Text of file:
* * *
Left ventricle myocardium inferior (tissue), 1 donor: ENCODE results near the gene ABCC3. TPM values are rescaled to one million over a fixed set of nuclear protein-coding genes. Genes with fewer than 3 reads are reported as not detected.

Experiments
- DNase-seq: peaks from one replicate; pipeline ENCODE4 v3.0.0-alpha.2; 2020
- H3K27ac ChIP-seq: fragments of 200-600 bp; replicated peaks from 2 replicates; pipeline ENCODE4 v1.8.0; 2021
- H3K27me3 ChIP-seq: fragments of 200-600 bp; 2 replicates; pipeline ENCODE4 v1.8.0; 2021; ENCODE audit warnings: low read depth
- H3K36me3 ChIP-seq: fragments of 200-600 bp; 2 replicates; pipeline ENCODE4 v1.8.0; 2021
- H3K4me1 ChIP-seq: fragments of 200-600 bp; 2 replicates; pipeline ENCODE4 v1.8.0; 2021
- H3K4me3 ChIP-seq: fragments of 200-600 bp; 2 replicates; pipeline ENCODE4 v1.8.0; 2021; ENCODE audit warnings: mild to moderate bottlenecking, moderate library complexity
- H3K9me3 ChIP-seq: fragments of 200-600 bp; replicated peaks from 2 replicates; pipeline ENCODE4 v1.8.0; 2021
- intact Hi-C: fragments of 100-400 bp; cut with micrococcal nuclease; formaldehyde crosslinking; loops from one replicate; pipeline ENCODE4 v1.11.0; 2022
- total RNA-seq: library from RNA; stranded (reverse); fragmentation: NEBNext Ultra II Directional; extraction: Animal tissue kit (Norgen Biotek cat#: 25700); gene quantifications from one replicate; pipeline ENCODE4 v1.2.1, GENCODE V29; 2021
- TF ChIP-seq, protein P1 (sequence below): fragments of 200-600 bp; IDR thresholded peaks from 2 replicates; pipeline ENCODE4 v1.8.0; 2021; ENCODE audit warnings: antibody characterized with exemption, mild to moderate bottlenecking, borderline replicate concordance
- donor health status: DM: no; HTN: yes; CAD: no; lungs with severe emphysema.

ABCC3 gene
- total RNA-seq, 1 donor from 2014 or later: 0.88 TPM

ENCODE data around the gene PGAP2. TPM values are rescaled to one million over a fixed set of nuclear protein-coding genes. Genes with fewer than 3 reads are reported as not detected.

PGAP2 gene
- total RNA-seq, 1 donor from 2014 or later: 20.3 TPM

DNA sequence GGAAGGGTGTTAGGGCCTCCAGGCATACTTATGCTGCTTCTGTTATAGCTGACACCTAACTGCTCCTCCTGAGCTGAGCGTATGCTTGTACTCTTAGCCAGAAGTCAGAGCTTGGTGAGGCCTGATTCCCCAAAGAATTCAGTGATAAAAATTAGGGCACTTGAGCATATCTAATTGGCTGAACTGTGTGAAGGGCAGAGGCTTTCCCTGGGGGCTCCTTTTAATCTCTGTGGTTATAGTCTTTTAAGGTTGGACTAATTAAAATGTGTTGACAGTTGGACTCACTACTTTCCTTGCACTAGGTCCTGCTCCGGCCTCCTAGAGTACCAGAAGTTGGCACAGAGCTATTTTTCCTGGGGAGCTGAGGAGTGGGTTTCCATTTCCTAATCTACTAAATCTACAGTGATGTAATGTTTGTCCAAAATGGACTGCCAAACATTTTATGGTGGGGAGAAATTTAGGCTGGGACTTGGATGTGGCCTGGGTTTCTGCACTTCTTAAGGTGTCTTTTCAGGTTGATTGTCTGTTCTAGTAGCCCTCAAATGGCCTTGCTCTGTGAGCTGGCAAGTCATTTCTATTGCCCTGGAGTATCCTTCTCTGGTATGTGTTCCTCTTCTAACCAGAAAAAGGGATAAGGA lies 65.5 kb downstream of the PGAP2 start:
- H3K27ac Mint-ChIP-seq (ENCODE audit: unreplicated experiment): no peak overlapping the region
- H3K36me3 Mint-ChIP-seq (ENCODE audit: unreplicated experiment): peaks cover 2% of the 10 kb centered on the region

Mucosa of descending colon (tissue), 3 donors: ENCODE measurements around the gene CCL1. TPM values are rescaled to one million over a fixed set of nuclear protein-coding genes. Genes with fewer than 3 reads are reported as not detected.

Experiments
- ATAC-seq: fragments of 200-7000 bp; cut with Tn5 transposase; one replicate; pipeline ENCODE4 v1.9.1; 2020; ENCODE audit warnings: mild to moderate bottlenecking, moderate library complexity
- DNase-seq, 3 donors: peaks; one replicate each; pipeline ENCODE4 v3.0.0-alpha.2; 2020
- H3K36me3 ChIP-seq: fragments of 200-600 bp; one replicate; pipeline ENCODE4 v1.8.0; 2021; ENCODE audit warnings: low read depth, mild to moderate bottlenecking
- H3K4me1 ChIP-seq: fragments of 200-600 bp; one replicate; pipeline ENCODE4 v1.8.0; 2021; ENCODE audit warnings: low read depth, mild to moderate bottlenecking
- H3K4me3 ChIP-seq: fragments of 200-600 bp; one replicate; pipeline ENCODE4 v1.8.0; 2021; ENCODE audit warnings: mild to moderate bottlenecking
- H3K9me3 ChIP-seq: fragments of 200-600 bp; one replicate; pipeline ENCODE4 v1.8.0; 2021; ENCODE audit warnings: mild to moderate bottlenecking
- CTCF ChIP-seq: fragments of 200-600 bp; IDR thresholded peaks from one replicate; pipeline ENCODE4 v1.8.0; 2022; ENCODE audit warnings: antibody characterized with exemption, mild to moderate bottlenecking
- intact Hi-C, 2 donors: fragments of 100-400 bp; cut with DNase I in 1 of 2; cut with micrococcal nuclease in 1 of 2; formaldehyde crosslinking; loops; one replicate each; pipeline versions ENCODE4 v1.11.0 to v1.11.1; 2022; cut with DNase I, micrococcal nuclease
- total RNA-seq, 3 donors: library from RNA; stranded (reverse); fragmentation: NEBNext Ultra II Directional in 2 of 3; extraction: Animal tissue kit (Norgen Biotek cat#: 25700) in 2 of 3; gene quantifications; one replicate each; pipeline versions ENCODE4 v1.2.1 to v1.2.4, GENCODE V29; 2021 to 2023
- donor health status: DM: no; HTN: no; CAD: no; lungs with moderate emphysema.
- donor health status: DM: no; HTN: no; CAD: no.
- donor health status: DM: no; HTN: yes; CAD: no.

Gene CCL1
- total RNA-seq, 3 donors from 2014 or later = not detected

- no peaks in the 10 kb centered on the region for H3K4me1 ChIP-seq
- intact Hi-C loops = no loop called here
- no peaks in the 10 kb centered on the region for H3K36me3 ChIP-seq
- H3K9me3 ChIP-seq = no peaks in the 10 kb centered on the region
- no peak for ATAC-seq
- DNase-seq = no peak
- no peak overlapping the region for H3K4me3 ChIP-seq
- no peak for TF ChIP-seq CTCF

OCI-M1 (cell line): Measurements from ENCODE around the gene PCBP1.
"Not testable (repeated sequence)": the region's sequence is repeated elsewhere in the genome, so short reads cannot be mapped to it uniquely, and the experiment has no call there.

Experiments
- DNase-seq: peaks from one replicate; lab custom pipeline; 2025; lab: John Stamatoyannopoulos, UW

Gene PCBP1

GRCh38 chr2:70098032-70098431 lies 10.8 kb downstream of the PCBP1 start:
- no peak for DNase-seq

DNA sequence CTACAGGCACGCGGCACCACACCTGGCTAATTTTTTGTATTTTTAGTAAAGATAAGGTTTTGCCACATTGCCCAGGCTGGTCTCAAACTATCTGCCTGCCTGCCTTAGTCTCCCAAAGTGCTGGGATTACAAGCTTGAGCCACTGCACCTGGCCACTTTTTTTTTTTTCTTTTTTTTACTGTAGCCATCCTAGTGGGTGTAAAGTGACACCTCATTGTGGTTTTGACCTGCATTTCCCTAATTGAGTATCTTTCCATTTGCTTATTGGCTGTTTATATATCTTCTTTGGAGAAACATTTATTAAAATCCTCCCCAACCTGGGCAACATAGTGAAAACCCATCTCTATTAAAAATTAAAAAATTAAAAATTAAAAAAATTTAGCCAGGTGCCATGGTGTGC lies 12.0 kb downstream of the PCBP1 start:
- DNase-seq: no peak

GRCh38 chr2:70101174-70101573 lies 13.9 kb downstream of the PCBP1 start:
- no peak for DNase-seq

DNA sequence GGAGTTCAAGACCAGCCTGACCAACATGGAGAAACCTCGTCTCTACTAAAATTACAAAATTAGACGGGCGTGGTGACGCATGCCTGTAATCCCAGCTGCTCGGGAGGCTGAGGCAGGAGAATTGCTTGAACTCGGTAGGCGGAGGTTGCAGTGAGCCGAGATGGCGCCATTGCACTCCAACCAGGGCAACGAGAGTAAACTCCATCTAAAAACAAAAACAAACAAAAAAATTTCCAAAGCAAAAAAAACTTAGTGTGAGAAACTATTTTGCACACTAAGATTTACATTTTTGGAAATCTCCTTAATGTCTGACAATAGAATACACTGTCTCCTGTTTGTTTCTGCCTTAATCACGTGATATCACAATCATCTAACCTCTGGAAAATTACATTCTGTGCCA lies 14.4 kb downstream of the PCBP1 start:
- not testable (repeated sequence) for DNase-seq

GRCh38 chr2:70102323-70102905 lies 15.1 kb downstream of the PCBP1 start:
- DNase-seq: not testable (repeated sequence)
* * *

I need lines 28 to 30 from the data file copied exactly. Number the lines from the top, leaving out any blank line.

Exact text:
- H3K4me3 ChIP-seq: fragments of 200-600 bp; one replicate; pipeline ENCODE4 v1.8.0; 2021; ENCODE audit warnings: mild to moderate bottlenecking
- H3K9me3 ChIP-seq: fragments of 200-600 bp; one replicate; pipeline ENCODE4 v1.8.0; 2021; ENCODE audit warnings: mild to moderate bottlenecking
- CTCF ChIP-seq: fragments of 200-600 bp; IDR thresholded peaks from one replicate; pipeline ENCODE4 v1.8.0; 2022; ENCODE audit warnings: antibody characterized with exemption, mild to moderate bottlenecking